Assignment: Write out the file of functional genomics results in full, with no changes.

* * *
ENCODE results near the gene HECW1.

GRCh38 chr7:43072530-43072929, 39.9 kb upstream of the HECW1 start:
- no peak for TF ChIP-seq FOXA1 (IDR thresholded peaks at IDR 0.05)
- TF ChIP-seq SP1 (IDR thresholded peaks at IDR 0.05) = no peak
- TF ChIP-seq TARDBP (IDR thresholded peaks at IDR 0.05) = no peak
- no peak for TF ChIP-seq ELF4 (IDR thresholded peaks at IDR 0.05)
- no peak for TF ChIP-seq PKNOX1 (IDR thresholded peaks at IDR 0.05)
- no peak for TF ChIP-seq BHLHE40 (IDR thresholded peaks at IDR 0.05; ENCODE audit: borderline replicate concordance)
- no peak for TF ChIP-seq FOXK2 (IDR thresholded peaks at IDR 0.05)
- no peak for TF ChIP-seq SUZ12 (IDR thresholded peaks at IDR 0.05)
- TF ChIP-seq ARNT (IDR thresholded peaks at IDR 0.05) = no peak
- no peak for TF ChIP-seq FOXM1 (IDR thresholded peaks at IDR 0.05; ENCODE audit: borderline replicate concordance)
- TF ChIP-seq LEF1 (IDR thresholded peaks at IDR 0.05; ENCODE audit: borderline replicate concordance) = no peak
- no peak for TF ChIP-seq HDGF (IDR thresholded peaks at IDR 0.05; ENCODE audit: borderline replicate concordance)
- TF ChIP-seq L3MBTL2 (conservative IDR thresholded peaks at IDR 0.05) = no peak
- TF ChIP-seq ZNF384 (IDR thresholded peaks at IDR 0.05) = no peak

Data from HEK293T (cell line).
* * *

ENCODE results near the gene HECW1.

GRCh38 chr7:43072530-43072929, 39.9 kb upstream of the HECW1 start:
- no peak for TF ChIP-seq FOXA1 (IDR thresholded peaks at IDR 0.05)
- TF ChIP-seq SP1 (IDR thresholded peaks at IDR 0.05) = no peak
- TF ChIP-seq TARDBP (IDR thresholded peaks at IDR 0.05) = no peak
- no peak for TF ChIP-seq ELF4 (IDR thresholded peaks at IDR 0.05)
- no peak for TF ChIP-seq PKNOX1 (IDR thresholded peaks at IDR 0.05)
- no peak for TF ChIP-seq BHLHE40 (IDR thresholded peaks at IDR 0.05; ENCODE audit: borderline replicate concordance)
- no peak for TF ChIP-seq FOXK2 (IDR thresholded peaks at IDR 0.05)
- no peak for TF ChIP-seq SUZ12 (IDR thresholded peaks at IDR 0.05)
- TF ChIP-seq ARNT (IDR thresholded peaks at IDR 0.05) = no peak
- no peak for TF ChIP-seq FOXM1 (IDR thresholded peaks at IDR 0.05; ENCODE audit: borderline replicate concordance)
- TF ChIP-seq LEF1 (IDR thresholded peaks at IDR 0.05; ENCODE audit: borderline replicate concordance) = no peak
- no peak for TF ChIP-seq HDGF (IDR thresholded peaks at IDR 0.05; ENCODE audit: borderline replicate concordance)
- TF ChIP-seq L3MBTL2 (conservative IDR thresholded peaks at IDR 0.05) = no peak
- TF ChIP-seq ZNF384 (IDR thresholded peaks at IDR 0.05) = no peak

Data from HEK293T (cell line).